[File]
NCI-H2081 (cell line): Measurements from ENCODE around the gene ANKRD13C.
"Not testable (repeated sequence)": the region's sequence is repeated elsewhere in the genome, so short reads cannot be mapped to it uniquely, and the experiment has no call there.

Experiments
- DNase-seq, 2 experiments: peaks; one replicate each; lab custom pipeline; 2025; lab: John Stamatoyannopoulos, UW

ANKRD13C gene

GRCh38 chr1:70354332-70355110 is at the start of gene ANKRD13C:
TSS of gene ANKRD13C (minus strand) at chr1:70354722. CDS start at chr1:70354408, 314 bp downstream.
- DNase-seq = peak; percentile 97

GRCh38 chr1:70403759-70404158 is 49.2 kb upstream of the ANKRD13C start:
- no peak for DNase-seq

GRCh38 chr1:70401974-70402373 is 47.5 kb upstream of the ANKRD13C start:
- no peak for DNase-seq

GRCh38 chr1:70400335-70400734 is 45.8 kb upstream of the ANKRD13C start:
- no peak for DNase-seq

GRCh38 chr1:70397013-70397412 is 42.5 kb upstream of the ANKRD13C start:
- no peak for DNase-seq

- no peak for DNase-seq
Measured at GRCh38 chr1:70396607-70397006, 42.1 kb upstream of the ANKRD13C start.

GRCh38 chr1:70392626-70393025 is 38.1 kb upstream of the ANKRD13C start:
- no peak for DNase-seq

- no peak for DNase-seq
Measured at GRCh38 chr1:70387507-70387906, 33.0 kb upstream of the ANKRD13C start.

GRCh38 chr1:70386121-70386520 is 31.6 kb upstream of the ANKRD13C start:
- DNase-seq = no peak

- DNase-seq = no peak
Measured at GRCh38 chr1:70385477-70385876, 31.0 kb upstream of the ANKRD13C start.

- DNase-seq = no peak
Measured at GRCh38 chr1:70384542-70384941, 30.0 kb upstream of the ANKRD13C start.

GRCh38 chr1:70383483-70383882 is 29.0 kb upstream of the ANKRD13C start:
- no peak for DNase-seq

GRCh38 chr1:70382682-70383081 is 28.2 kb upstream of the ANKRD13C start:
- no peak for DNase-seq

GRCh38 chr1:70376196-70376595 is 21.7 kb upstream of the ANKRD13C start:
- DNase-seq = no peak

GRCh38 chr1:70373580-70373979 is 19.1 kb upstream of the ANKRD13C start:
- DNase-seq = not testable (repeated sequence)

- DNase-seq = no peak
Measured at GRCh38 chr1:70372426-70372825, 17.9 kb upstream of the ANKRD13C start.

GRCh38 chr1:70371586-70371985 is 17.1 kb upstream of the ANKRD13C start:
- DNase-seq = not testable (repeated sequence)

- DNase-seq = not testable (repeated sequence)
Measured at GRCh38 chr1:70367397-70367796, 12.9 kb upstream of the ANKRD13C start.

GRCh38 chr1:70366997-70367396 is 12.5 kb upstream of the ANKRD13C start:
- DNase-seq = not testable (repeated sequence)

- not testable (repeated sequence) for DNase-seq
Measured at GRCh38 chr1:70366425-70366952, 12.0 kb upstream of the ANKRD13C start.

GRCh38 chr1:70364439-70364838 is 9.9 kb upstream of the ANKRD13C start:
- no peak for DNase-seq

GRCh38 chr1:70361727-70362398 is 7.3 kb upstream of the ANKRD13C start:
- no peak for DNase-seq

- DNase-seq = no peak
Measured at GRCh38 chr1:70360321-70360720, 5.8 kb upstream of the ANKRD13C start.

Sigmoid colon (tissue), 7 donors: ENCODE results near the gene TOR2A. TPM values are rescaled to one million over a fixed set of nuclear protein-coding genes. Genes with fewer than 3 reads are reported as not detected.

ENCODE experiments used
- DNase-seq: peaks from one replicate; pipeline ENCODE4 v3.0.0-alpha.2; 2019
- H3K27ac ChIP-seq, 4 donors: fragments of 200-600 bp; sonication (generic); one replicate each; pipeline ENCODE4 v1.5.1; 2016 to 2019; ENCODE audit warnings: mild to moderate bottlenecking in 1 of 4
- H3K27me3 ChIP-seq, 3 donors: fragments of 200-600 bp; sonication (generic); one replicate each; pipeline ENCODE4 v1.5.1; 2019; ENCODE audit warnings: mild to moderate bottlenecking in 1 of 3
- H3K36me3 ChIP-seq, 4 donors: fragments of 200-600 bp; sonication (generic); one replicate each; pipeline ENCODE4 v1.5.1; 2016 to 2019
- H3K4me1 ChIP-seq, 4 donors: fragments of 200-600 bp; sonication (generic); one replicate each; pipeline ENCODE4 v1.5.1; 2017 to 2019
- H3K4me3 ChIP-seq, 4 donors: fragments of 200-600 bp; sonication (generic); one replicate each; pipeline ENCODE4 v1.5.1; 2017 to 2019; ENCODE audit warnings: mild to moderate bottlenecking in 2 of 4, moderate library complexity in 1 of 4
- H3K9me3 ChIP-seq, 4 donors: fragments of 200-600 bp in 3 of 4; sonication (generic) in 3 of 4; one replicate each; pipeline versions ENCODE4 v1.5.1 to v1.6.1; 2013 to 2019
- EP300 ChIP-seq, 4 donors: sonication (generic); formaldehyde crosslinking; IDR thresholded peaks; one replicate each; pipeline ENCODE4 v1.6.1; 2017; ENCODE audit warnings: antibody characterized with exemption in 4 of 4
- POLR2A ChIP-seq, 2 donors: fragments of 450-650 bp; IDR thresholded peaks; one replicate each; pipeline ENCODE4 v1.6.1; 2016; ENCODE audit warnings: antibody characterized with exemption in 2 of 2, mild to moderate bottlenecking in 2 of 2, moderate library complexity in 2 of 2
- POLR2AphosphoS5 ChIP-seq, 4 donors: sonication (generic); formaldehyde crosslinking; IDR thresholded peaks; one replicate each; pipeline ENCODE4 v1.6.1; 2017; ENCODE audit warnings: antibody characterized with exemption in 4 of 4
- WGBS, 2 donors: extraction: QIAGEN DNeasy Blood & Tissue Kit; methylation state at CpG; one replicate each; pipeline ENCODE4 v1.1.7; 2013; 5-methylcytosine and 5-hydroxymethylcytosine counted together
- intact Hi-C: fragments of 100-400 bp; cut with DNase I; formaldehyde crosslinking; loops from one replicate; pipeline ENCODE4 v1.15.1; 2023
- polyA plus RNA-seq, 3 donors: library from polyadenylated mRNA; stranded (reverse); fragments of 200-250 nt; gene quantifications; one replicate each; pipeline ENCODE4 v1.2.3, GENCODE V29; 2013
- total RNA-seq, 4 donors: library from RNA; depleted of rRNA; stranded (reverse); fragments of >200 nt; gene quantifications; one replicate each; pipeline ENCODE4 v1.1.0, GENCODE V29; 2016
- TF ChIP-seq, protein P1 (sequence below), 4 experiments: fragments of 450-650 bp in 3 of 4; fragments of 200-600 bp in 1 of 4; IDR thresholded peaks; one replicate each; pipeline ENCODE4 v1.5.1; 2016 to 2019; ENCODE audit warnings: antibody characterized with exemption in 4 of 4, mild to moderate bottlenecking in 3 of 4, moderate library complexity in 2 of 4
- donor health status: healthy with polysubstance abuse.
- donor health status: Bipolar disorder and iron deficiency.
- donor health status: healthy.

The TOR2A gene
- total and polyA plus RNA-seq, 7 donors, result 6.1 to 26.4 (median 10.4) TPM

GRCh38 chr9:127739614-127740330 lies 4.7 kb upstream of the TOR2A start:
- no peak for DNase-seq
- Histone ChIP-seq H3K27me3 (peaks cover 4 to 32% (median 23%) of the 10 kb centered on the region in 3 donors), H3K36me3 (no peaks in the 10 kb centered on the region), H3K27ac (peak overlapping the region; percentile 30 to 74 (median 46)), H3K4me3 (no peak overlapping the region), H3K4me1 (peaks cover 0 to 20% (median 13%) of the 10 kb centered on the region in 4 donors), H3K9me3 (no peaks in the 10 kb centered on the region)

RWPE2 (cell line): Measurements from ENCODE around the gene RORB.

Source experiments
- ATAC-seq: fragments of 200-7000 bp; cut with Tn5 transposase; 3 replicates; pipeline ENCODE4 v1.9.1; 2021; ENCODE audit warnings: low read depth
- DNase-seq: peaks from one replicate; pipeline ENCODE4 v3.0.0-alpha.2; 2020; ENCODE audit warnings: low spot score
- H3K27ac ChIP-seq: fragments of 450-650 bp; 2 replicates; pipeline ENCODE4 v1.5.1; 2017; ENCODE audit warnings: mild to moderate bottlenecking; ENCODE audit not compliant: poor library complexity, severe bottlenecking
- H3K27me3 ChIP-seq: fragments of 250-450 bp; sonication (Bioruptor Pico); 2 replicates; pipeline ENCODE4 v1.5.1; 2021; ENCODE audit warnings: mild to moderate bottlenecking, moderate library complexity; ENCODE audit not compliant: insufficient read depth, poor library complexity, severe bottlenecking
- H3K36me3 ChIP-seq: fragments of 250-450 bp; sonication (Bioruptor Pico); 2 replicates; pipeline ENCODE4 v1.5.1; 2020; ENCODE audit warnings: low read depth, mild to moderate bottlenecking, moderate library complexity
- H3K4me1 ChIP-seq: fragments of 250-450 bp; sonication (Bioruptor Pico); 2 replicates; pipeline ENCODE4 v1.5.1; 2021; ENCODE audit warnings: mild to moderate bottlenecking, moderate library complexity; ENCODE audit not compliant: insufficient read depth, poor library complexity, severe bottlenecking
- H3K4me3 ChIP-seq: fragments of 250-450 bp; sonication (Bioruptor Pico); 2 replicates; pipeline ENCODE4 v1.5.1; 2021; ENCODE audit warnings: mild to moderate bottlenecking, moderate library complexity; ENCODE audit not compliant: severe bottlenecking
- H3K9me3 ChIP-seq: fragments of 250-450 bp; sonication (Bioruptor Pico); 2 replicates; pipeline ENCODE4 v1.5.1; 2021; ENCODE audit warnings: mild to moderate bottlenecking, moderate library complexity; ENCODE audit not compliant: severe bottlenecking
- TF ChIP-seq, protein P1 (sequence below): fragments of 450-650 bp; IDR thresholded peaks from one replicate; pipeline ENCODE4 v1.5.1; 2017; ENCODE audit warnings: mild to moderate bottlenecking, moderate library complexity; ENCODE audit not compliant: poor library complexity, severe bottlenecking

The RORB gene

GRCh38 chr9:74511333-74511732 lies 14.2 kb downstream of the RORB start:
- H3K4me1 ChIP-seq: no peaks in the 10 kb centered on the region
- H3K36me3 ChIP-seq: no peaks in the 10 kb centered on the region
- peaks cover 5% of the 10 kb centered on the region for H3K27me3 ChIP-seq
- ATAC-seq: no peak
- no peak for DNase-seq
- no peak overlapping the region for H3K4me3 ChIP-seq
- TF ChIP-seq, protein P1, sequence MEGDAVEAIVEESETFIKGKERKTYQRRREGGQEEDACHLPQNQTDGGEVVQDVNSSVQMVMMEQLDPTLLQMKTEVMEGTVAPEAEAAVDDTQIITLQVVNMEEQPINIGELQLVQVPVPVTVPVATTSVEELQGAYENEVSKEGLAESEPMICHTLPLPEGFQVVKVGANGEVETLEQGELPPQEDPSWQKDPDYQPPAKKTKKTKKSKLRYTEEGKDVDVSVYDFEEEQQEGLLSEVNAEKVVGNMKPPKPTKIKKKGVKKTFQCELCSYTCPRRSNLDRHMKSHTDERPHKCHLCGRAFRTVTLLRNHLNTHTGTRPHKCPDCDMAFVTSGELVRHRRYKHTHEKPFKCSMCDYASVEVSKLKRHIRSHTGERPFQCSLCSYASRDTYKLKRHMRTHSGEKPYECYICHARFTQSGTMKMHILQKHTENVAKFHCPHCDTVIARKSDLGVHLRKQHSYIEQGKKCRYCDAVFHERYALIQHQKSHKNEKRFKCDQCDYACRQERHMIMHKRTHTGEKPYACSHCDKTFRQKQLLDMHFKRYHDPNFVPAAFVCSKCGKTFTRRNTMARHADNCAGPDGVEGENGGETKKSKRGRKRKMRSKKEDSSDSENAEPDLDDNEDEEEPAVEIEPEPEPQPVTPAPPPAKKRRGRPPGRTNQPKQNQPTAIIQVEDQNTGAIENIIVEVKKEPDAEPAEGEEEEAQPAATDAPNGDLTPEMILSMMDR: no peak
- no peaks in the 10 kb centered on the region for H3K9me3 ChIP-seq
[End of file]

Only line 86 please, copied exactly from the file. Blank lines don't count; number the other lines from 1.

- H3K4me3 ChIP-seq: fragments of 250-450 bp; sonication (Bioruptor Pico); 2 replicates; pipeline ENCODE4 v1.5.1; 2021; ENCODE audit warnings: mild to moderate bottlenecking, moderate library complexity; ENCODE audit not compliant: severe bottlenecking